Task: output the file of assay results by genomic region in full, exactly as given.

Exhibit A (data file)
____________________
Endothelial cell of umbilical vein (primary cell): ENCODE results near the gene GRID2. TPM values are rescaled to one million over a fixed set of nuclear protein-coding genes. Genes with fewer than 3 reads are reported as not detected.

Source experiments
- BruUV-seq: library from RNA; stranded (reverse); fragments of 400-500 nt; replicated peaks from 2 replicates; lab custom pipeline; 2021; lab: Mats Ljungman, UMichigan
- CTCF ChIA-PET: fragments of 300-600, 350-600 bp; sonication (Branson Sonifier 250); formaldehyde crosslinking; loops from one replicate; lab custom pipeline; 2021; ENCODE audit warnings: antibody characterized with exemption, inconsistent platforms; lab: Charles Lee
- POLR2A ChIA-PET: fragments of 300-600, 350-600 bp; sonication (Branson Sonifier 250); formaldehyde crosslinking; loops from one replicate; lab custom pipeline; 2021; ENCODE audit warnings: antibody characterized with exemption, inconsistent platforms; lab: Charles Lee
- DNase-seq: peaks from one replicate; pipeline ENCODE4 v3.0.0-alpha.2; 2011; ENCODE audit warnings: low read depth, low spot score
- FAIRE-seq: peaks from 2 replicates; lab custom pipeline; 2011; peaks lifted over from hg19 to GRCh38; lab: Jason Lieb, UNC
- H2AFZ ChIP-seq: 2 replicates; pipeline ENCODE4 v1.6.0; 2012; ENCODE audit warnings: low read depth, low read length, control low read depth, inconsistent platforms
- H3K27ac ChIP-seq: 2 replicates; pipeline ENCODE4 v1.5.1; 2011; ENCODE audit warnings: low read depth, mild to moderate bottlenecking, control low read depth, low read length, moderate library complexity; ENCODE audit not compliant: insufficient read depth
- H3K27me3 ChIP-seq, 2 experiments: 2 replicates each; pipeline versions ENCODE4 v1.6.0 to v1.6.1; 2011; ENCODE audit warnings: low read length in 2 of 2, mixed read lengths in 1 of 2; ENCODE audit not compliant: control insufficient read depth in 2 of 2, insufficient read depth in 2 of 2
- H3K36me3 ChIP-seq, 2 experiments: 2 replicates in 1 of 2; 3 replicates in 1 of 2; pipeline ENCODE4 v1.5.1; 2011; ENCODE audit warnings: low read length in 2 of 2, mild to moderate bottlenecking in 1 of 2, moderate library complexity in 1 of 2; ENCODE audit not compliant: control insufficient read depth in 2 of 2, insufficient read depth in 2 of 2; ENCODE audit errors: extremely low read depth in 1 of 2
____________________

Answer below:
Endothelial cell of umbilical vein (primary cell): ENCODE results near the gene GRID2. TPM values are rescaled to one million over a fixed set of nuclear protein-coding genes. Genes with fewer than 3 reads are reported as not detected.

Source experiments
- BruUV-seq: library from RNA; stranded (reverse); fragments of 400-500 nt; replicated peaks from 2 replicates; lab custom pipeline; 2021; lab: Mats Ljungman, UMichigan
- CTCF ChIA-PET: fragments of 300-600, 350-600 bp; sonication (Branson Sonifier 250); formaldehyde crosslinking; loops from one replicate; lab custom pipeline; 2021; ENCODE audit warnings: antibody characterized with exemption, inconsistent platforms; lab: Charles Lee
- POLR2A ChIA-PET: fragments of 300-600, 350-600 bp; sonication (Branson Sonifier 250); formaldehyde crosslinking; loops from one replicate; lab custom pipeline; 2021; ENCODE audit warnings: antibody characterized with exemption, inconsistent platforms; lab: Charles Lee
- DNase-seq: peaks from one replicate; pipeline ENCODE4 v3.0.0-alpha.2; 2011; ENCODE audit warnings: low read depth, low spot score
- FAIRE-seq: peaks from 2 replicates; lab custom pipeline; 2011; peaks lifted over from hg19 to GRCh38; lab: Jason Lieb, UNC
- H2AFZ ChIP-seq: 2 replicates; pipeline ENCODE4 v1.6.0; 2012; ENCODE audit warnings: low read depth, low read length, control low read depth, inconsistent platforms
- H3K27ac ChIP-seq: 2 replicates; pipeline ENCODE4 v1.5.1; 2011; ENCODE audit warnings: low read depth, mild to moderate bottlenecking, control low read depth, low read length, moderate library complexity; ENCODE audit not compliant: insufficient read depth
- H3K27me3 ChIP-seq, 2 experiments: 2 replicates each; pipeline versions ENCODE4 v1.6.0 to v1.6.1; 2011; ENCODE audit warnings: low read length in 2 of 2, mixed read lengths in 1 of 2; ENCODE audit not compliant: control insufficient read depth in 2 of 2, insufficient read depth in 2 of 2
- H3K36me3 ChIP-seq, 2 experiments: 2 replicates in 1 of 2; 3 replicates in 1 of 2; pipeline ENCODE4 v1.5.1; 2011; ENCODE audit warnings: low read length in 2 of 2, mild to moderate bottlenecking in 1 of 2, moderate library complexity in 1 of 2; ENCODE audit not compliant: control insufficient read depth in 2 of 2, insufficient read depth in 2 of 2; ENCODE audit errors: extremely low read depth in 1 of 2